Before relocating to Berkeley City Ballet next month, Mahea Uchiyama performs one last time Friday at the International Dance Center that she founded in southwest Berkeley 25 years ago. Photo: RJ Muna

Tucked away in an industrial corner of southwest Berkeley, Mahea Uchiyama built a global crossroads where dance traditions from around the world share the same space. When the organization’s landlords who own and run the adjacent Artworks Foundry declined to extend the lease a few months ago it looked like the Mahea Uchiyama Center for International Dance was facing the fate of so many small Bay Area arts organizations priced out of the region. But Uchiyama not only found a new, albeit smaller, space, she’s keeping the center in Berkeley by leasing the back studios at Berkeley City Ballet  (rooms that have long been used for beginning ballet classes).

“What excited me is that it’s set up to be a dance space with sprung wood floors,” says Uchiyama, a dancer, educator, choreographer, scholar and tireless arts champion who is also co-artistic director of the San Francisco Ethnic Dance Festival. “Everyone I’ve been in contact with at Berkeley City Ballet has been very accommodating and sweet. It is a much smaller space than the one we’ve had, and we’re losing a couple of instructors who feel like they need more space, but I’ll find a way to make it work. The advantage is that there are two teaching spaces, so we can hold concurrent classes.”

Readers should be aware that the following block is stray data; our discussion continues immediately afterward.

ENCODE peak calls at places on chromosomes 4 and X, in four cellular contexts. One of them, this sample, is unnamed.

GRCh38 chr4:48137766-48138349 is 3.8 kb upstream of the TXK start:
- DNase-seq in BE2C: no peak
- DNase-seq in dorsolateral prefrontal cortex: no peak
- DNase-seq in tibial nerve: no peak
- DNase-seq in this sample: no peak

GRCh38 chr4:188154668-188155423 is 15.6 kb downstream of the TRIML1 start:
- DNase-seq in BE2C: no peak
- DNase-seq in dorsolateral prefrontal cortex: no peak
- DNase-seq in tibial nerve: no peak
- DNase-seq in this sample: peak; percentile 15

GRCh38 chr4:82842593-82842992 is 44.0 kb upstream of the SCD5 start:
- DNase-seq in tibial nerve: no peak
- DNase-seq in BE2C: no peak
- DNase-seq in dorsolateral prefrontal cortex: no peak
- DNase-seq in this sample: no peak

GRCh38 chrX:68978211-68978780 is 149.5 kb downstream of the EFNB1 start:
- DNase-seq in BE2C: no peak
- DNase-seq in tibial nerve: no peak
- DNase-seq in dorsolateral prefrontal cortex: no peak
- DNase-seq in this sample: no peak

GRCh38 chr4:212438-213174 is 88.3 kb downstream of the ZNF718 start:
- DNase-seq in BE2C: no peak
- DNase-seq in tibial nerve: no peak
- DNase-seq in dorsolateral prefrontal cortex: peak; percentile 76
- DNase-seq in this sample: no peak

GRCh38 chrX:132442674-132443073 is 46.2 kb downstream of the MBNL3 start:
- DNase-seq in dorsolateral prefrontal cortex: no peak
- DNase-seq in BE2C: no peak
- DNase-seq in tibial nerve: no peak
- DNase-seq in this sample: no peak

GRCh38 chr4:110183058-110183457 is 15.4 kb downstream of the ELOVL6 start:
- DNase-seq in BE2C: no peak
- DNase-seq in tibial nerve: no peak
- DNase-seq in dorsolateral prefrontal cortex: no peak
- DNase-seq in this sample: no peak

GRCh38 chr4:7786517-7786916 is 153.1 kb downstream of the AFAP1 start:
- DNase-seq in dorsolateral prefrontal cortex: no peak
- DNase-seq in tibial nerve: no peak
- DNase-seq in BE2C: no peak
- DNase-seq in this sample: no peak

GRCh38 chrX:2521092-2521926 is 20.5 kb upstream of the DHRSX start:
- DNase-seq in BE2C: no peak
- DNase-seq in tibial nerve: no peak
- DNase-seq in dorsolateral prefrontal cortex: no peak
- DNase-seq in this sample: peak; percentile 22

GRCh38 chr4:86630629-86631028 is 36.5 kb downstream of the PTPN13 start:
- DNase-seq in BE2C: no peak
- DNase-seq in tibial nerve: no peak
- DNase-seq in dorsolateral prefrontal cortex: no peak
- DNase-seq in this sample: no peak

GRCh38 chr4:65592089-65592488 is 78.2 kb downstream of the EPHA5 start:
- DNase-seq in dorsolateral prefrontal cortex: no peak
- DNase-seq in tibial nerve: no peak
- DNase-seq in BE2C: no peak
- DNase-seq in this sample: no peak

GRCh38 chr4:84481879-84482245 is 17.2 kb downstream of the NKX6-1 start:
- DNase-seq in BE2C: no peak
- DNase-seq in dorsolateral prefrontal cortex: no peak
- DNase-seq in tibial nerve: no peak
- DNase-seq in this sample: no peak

She marks the end of an era 7p.m. Friday at the Heinz Avenue studio with a Studio Move Fundraiser featuring her resident company, the award-winning hula ensemble Hālau Ka Ua Tuahine (suggested ticket donation of $20 and up). The transition comes at a moment when Uchiyama’s accomplishments have been duly recognized.

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Last month, the City of Berkeley proclaimed Jan. 22 Mahea Uchiyama Day. And last September, Uchiyama’s Center for International Dance marked its 25th anniversary with a gala performance at Holy Names University’s Regents Theater featuring many of the companies and teachers long based at the center, including Pandit Chitresh Das disciple Seibi Lee, Miriam Peretz’s Sufi-inspired devotional dance, and the Salimpour Collective’s innovative belly dance.

The institution Uchiyama has built represents Berkeley at its best, embodying a deeply knowledgeable approach to traditional art forms that flows from abiding respect for the cultural sources.

In many ways the institution Uchiyama has built and sustained represents Berkeley at its best, embodying a deeply knowledgeable approach to traditional art forms that flows from abiding respect for the cultural sources.

For Uchiyama, dance provided a vehicle for defining herself in the face of a hostile environment.

Growing up in Washington, D.C., in the early 1960s she sought refuge from the raw legacy of Jim Crow in music and movement. Uchiyama credits her mother with expanding her world, “finding the only integrated grade school in D.C., a Catholic elementary school,” she says.